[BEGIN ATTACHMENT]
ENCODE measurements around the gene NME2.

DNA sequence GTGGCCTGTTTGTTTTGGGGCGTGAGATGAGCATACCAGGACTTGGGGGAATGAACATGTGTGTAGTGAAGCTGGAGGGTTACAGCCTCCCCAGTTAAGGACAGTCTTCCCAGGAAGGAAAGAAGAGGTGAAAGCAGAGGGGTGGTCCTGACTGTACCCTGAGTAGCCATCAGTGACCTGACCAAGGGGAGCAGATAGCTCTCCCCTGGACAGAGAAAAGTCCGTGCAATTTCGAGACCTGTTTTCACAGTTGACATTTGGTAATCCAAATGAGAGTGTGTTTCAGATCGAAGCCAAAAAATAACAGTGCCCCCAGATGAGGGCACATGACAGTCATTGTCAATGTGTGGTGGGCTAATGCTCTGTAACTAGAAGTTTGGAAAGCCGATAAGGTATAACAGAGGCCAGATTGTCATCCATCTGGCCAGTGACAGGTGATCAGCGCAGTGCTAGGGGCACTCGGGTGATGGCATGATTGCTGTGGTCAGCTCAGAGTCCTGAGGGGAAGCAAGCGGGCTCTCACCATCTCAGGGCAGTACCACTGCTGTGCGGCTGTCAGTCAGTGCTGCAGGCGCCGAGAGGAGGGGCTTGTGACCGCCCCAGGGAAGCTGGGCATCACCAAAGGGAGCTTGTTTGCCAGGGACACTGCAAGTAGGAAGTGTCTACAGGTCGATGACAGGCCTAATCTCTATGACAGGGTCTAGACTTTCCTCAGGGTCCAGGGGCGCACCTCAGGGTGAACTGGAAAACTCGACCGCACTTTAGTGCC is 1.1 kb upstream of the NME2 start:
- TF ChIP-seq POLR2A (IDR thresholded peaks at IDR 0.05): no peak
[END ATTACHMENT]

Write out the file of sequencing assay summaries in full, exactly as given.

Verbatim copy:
ENCODE measurements around the gene NME2.

DNA sequence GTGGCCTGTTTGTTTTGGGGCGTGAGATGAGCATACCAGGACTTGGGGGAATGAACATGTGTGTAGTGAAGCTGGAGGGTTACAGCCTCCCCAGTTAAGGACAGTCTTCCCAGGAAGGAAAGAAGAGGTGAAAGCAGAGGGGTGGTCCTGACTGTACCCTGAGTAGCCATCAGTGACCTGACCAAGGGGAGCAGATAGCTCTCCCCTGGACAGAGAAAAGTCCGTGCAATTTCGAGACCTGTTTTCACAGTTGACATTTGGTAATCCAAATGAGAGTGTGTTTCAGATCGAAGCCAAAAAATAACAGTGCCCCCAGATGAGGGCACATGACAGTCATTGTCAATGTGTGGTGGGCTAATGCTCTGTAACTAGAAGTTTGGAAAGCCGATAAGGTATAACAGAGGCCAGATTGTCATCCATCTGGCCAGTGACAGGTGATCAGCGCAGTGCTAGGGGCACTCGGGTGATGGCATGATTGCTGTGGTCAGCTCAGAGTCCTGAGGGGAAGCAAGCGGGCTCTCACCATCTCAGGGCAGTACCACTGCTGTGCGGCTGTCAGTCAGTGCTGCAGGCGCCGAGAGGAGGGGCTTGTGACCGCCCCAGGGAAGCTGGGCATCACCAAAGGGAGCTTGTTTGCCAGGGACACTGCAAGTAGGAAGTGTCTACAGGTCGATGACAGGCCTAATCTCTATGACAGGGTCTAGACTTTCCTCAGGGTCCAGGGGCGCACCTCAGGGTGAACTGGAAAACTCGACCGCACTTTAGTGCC is 1.1 kb upstream of the NME2 start:
- TF ChIP-seq POLR2A (IDR thresholded peaks at IDR 0.05): no peak